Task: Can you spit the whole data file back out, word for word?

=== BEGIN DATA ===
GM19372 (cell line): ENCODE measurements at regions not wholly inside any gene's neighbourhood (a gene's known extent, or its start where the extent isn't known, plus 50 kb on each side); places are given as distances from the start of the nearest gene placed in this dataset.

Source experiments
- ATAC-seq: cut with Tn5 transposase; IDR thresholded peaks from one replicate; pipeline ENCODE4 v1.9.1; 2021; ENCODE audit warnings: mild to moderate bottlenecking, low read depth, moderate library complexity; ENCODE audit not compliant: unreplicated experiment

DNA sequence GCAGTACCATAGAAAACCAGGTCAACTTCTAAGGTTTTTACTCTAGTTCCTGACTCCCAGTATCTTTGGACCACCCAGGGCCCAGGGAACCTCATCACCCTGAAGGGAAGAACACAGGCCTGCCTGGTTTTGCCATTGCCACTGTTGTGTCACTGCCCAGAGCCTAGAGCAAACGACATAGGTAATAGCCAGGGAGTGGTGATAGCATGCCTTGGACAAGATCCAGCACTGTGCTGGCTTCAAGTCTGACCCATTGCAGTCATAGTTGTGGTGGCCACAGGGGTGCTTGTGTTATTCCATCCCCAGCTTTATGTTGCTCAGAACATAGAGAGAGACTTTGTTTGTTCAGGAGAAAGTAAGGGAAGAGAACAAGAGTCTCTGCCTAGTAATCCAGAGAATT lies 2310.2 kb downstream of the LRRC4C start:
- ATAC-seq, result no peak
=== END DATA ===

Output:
GM19372 (cell line): ENCODE measurements at regions not wholly inside any gene's neighbourhood (a gene's known extent, or its start where the extent isn't known, plus 50 kb on each side); places are given as distances from the start of the nearest gene placed in this dataset.

Source experiments
- ATAC-seq: cut with Tn5 transposase; IDR thresholded peaks from one replicate; pipeline ENCODE4 v1.9.1; 2021; ENCODE audit warnings: mild to moderate bottlenecking, low read depth, moderate library complexity; ENCODE audit not compliant: unreplicated experiment

DNA sequence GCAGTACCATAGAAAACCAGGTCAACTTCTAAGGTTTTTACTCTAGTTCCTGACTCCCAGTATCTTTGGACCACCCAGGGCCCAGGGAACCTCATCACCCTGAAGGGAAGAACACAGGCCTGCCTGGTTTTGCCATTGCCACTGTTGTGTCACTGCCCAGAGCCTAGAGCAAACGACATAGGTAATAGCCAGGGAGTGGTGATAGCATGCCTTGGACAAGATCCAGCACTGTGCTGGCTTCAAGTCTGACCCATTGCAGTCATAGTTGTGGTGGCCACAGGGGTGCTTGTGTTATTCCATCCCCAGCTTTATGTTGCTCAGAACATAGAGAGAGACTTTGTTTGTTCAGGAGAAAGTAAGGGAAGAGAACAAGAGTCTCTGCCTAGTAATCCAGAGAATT lies 2310.2 kb downstream of the LRRC4C start:
- ATAC-seq, result no peak